Here is the Post ride at the brewery, again click the picture to enlarge. At the brewery we all got to be the first people to taste the fall / winter beer Snowmelt. (a personal favorite of mine) As you can see from the pictures costumes were encouraged. There was a contest for the best costumes and everyone got the reverse keg ride glass (that you see in the first picture) This ride is one of my favorite rides of the year, and one that I try very hard to make it to. I enjoy the ride, and the beer of course, but I love the people.

This ride reminds me of why it is so good to ride in Pittsburgh.

I will end this post with some pics from the ride.

Pre-Ride at OTB
Duck, Duck, Goose
Pretty Kitty
Scott the Beer Master

Sunday, September 22, 2013

Tangle Bag - Review

The other day I was window shopping at Thick Bikes, Window shopping was all I could really afford after buying my new baby (All City Macho Man Disc) when I saw a smaller version of the Macho Man with a beautiful frame bag.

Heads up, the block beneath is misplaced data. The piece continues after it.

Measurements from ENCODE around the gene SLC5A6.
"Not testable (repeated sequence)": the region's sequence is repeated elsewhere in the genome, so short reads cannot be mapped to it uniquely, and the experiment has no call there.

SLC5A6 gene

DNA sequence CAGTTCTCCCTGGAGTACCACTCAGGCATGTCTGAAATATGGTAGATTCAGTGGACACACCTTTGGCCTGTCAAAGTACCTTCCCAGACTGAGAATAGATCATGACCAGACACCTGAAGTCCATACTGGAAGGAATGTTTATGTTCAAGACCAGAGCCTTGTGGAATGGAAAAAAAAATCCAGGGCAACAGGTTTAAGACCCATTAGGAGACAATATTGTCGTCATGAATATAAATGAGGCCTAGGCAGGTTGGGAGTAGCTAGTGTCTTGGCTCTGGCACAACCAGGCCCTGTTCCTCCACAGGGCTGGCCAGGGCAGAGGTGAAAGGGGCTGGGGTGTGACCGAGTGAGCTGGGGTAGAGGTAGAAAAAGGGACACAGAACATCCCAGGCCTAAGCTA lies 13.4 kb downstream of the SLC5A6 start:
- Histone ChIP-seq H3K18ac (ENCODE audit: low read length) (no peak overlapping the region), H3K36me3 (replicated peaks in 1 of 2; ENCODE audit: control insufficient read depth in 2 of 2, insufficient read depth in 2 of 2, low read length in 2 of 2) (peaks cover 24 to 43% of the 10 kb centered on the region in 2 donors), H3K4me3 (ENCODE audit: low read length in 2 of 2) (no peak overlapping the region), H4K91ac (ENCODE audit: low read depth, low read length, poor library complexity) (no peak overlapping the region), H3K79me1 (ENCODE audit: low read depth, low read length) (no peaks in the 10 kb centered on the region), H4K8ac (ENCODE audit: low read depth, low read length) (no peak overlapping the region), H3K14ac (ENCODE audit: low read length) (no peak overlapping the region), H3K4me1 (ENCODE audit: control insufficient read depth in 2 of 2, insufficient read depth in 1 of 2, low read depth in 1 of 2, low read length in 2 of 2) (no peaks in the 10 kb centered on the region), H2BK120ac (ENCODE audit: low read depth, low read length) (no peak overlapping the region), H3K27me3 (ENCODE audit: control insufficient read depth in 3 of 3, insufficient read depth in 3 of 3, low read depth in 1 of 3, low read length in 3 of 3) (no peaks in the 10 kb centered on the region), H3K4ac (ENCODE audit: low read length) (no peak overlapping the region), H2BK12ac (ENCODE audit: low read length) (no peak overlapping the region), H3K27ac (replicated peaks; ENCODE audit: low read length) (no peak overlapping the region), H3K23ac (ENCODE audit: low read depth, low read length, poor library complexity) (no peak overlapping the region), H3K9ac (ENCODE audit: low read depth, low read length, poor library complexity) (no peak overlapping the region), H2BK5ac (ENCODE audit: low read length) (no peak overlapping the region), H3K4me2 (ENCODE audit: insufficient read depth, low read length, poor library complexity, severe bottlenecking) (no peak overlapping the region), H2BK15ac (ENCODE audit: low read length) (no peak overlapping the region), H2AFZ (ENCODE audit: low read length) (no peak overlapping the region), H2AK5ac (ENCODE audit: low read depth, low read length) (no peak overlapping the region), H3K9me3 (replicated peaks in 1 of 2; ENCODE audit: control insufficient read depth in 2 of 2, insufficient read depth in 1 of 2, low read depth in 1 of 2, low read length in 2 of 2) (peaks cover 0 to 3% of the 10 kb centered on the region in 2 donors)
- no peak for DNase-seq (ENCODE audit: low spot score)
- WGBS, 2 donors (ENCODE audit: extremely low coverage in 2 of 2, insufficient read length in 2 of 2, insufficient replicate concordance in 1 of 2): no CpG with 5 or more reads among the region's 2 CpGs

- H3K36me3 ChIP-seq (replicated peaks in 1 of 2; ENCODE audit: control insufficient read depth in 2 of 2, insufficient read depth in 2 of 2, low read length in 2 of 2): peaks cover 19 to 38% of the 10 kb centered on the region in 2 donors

“Its a good thing I like Ramen Noodles” I thought since that is what i’ll be eating for the next week.  I tracked Chris down and asked him about the bag.  It was the Tangle Bag from Revelate Design. After trying the medium bag it was clear that I needed the large bag. So I ordered one from Thick Bikes and picked it up on Saturday. I got to admit it does add to the already huge amount of sexy this bike has.

Let me tell you first why I wanted a bag like this one. I keep everything I need for my bike in a backpack that I carry around with me wherever I go. I’m so sick of the backpack. It isn’t comfortable, and it makes my back sweaty. After I got the bag mounted on my bike I began to transfer the stuff from my backpack to my new bag.